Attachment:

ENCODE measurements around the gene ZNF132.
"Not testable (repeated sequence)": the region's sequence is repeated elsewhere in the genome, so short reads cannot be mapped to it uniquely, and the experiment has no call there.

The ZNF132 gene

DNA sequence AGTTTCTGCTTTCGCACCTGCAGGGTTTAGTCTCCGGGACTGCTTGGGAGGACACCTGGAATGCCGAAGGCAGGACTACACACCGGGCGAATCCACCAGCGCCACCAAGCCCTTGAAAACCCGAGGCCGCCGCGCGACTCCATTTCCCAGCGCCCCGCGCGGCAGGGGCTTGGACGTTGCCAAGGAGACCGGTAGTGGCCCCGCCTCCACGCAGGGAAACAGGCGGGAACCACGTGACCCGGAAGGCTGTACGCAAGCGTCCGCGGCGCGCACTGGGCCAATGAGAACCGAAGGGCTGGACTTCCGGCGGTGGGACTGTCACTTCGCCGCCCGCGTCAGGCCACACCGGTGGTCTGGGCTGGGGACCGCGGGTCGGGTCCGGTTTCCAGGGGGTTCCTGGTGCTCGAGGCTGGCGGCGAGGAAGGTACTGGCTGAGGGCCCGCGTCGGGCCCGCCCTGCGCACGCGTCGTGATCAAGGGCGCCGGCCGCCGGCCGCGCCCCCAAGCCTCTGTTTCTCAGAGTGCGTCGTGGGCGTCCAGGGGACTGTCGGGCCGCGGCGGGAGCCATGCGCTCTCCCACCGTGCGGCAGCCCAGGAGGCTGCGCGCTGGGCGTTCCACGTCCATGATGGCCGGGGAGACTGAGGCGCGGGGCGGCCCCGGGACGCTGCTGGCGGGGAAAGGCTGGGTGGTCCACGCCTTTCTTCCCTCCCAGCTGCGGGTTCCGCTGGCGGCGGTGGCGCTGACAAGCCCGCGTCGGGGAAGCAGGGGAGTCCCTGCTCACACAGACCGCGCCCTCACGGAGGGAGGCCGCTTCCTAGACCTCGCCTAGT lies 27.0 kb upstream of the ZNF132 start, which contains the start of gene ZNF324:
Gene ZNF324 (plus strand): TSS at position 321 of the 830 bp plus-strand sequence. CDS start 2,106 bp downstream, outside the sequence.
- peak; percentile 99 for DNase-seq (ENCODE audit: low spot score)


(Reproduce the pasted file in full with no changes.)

ENCODE measurements around the gene ZNF132.
"Not testable (repeated sequence)": the region's sequence is repeated elsewhere in the genome, so short reads cannot be mapped to it uniquely, and the experiment has no call there.

The ZNF132 gene

DNA sequence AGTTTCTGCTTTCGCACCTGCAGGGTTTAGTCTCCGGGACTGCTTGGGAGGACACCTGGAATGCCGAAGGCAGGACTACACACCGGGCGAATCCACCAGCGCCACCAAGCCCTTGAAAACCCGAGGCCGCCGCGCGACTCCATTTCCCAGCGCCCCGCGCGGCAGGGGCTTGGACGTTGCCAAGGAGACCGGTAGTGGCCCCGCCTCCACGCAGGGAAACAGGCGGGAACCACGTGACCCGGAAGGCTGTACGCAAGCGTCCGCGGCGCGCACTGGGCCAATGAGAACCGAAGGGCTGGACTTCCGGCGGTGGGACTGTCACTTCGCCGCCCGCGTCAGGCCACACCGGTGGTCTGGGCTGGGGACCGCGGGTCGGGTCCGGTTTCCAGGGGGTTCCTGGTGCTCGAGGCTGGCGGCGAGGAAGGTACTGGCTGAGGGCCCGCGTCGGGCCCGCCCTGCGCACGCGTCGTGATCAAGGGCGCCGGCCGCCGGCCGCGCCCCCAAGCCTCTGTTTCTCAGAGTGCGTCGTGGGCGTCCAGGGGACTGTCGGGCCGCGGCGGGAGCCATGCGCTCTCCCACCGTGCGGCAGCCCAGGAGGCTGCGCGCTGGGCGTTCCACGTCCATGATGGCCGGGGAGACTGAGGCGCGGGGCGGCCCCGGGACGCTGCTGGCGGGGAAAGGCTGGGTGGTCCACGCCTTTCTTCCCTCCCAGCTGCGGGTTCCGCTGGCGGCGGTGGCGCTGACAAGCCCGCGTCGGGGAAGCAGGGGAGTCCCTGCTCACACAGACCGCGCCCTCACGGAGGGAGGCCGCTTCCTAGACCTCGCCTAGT lies 27.0 kb upstream of the ZNF132 start, which contains the start of gene ZNF324:
Gene ZNF324 (plus strand): TSS at position 321 of the 830 bp plus-strand sequence. CDS start 2,106 bp downstream, outside the sequence.
- peak; percentile 99 for DNase-seq (ENCODE audit: low spot score)